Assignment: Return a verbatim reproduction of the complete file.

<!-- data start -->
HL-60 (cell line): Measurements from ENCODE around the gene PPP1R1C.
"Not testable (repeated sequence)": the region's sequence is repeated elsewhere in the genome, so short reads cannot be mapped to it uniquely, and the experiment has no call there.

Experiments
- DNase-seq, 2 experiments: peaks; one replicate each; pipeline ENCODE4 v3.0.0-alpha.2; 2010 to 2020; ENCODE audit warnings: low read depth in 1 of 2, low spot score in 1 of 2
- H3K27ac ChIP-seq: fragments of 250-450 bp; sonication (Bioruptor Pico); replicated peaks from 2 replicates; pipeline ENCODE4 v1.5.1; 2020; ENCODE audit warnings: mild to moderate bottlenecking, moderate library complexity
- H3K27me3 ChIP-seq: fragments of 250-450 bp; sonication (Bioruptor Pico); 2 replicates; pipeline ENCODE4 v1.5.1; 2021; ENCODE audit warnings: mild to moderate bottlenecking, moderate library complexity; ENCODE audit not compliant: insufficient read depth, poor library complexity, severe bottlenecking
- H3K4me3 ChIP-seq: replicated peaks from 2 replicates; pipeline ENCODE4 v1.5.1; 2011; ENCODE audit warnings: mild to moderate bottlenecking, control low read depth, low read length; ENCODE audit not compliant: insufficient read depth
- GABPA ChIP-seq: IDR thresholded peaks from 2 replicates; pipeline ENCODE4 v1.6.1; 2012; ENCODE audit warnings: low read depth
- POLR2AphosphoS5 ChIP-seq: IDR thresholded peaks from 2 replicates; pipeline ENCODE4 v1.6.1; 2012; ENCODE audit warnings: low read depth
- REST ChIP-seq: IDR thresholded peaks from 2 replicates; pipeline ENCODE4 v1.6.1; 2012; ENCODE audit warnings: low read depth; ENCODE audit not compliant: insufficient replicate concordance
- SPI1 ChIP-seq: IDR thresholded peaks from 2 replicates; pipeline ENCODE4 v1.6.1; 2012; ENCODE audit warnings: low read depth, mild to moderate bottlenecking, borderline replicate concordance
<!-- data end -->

HL-60 (cell line): Measurements from ENCODE around the gene PPP1R1C.
"Not testable (repeated sequence)": the region's sequence is repeated elsewhere in the genome, so short reads cannot be mapped to it uniquely, and the experiment has no call there.

Experiments
- DNase-seq, 2 experiments: peaks; one replicate each; pipeline ENCODE4 v3.0.0-alpha.2; 2010 to 2020; ENCODE audit warnings: low read depth in 1 of 2, low spot score in 1 of 2
- H3K27ac ChIP-seq: fragments of 250-450 bp; sonication (Bioruptor Pico); replicated peaks from 2 replicates; pipeline ENCODE4 v1.5.1; 2020; ENCODE audit warnings: mild to moderate bottlenecking, moderate library complexity
- H3K27me3 ChIP-seq: fragments of 250-450 bp; sonication (Bioruptor Pico); 2 replicates; pipeline ENCODE4 v1.5.1; 2021; ENCODE audit warnings: mild to moderate bottlenecking, moderate library complexity; ENCODE audit not compliant: insufficient read depth, poor library complexity, severe bottlenecking
- H3K4me3 ChIP-seq: replicated peaks from 2 replicates; pipeline ENCODE4 v1.5.1; 2011; ENCODE audit warnings: mild to moderate bottlenecking, control low read depth, low read length; ENCODE audit not compliant: insufficient read depth
- GABPA ChIP-seq: IDR thresholded peaks from 2 replicates; pipeline ENCODE4 v1.6.1; 2012; ENCODE audit warnings: low read depth
- POLR2AphosphoS5 ChIP-seq: IDR thresholded peaks from 2 replicates; pipeline ENCODE4 v1.6.1; 2012; ENCODE audit warnings: low read depth
- REST ChIP-seq: IDR thresholded peaks from 2 replicates; pipeline ENCODE4 v1.6.1; 2012; ENCODE audit warnings: low read depth; ENCODE audit not compliant: insufficient replicate concordance
- SPI1 ChIP-seq: IDR thresholded peaks from 2 replicates; pipeline ENCODE4 v1.6.1; 2012; ENCODE audit warnings: low read depth, mild to moderate bottlenecking, borderline replicate concordance